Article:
Loves trying new ways to garden

Mary Neuschwander’s grandfather was her inspiration to try different things in the garden.

The family garden boasts flowers along with vegetables, and a strawberry and raspberry patch.

By Kelly Grinsteinner


Ask Mary Neuschwander of Hibbing if she’s an experimental gardener, and her answer will be an enthusiastic yes.

“I love trying and learning new ways to garden and harvest crops,” she said.

Neuschwander grew up on a dairy farm in Wadena, Minn. It’s where she got her start at — and still does her — gardening.

“We had a big garden that my mom raised vegetables in for the year,” she explained. “As soon as we were capable, we helped out by weeding, snapping beans, husking corn and shelling peas.”

She also looked up to the prior generation.

“My grandpa inspired me to try raising different things,” she added. “He enjoyed raising flowers.”

Fast forward a few decades, and Neuschwander’s garden is still on the family farm and it remains a group activity.

“I have my summers off, so I go to the family farm that my brother has taken over,” she said. “My brother and I are primarily in charge of the garden, with mom’s supervision.”

On Mother’s Day weekend, whoever is around helps plant the garden.

“Throughout the summer, different siblings and their families come to check out the garden and help with the harvesting of crops,” explained Neuschwander. “In October, everyone can be found at some time picking out their pumpkin for Halloween.”

Yes, gardening is a family affair.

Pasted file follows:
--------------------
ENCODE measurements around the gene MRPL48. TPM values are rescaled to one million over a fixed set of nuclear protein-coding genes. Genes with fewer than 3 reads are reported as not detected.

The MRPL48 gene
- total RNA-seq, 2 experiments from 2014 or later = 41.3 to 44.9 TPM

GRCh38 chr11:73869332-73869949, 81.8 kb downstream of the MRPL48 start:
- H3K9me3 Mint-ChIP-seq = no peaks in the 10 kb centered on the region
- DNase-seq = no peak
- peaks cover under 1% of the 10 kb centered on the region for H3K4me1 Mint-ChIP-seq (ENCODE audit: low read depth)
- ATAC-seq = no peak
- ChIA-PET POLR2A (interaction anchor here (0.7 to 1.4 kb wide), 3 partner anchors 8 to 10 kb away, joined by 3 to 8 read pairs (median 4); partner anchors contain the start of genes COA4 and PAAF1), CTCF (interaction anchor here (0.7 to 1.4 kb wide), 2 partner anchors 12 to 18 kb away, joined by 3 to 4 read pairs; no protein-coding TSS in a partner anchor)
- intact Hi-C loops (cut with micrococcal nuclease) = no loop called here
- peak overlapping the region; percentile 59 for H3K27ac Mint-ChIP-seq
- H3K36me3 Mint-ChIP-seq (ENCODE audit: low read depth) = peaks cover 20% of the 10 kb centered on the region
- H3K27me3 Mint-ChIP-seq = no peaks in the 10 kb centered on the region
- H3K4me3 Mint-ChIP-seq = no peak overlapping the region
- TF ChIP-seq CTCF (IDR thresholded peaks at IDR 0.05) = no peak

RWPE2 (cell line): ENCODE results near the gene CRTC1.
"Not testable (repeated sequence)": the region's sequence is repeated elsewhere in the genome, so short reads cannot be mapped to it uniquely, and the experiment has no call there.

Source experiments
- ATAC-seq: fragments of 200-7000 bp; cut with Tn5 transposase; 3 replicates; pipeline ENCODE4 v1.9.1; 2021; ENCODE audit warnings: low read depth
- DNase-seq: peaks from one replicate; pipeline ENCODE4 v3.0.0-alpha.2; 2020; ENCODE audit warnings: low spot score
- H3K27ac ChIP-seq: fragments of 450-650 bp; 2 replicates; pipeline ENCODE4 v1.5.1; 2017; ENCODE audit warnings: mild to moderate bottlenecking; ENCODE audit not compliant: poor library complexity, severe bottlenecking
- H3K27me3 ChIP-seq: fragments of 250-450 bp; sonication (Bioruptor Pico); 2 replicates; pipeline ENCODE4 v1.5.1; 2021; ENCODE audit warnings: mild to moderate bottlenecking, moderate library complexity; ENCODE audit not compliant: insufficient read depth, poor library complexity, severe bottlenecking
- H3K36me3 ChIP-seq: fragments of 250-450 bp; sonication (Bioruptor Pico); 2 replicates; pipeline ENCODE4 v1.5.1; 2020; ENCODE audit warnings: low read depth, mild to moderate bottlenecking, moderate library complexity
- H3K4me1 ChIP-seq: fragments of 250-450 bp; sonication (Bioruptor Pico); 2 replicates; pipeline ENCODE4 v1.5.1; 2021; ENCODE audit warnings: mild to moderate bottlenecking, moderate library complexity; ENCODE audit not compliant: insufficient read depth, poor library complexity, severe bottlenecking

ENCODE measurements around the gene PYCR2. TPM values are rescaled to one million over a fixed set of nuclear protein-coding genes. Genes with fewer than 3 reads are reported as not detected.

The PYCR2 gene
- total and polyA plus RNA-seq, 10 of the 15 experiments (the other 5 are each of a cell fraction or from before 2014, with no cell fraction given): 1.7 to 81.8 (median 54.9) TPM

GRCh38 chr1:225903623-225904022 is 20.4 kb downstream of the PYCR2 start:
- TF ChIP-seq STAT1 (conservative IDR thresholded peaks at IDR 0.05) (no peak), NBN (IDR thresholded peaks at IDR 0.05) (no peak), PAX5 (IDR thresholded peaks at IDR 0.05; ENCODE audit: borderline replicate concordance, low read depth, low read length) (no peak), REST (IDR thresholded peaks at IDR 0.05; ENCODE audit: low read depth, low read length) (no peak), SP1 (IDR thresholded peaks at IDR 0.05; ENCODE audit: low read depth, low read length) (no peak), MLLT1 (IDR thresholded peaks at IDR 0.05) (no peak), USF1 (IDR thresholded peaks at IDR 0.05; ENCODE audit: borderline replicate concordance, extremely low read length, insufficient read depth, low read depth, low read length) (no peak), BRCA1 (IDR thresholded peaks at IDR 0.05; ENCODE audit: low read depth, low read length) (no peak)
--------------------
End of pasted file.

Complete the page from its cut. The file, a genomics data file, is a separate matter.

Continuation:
“Even though my siblings have moved away from the farm, sometimes during the season they can be found in the garden,” she said. “They may help with the planting of the garden or harvesting. The nieces and nephews are always eager to find ripe raspberries or strawberries in the patch.”

The garden includes vegetables, a perennial, and a strawberry and a raspberry patch. She also grows annuals.

Coming up this spring will be red poppies and lupine, said Neuschwander. In the fall, she enjoys harvesting strawberries the most.

Working the garden is a task, and it can be taxing. The amount of time she spends in the garden varies according to the season.

“I could spend 18 to 20 hours, depending on the weeding and harvesting that needs to be completed,” she said. “… Keeping the weeds out of my garden is my biggest challenge.”

One day she hopes to cultivate a designed perennial flower garden.

And for those just starting out, here’s her advice: “Do what you are comfortable with. Start small and add plants or enlarge your garden as you get comfortable with what you are doing.”


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